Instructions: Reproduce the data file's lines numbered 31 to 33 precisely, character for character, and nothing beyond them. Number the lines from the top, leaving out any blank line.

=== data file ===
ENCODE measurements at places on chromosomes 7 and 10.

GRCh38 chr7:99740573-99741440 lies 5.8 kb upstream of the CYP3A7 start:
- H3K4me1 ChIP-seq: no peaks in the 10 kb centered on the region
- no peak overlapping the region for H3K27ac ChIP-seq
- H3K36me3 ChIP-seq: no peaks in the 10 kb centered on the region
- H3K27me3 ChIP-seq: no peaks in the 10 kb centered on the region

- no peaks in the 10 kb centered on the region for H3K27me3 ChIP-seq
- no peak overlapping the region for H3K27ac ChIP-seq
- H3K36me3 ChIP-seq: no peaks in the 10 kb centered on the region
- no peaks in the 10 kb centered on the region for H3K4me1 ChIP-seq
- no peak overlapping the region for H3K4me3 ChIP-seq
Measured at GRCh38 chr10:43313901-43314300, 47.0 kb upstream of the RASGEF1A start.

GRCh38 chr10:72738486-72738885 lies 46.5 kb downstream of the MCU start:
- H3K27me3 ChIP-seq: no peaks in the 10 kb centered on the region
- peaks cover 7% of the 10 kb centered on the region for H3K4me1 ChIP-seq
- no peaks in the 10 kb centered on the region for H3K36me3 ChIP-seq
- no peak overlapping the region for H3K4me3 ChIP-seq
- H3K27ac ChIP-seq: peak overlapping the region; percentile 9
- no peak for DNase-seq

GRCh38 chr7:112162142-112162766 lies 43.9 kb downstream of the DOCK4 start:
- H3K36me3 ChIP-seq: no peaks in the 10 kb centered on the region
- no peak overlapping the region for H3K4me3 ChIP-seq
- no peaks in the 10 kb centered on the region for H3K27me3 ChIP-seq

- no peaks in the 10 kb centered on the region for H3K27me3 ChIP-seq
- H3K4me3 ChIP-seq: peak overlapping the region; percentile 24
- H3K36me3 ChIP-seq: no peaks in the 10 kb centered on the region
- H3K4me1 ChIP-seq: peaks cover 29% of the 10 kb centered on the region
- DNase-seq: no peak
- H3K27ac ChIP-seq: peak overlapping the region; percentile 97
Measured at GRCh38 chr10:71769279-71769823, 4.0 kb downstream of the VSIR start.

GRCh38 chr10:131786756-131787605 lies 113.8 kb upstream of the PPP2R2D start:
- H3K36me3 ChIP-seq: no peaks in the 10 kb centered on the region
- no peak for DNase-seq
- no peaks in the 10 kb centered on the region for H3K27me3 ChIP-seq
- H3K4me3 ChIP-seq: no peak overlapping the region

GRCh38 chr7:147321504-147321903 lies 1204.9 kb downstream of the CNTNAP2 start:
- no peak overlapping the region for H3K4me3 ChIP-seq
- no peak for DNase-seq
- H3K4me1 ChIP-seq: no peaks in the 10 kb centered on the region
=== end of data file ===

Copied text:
GRCh38 chr10:131786756-131787605 lies 113.8 kb upstream of the PPP2R2D start:
- H3K36me3 ChIP-seq: no peaks in the 10 kb centered on the region
- no peak for DNase-seq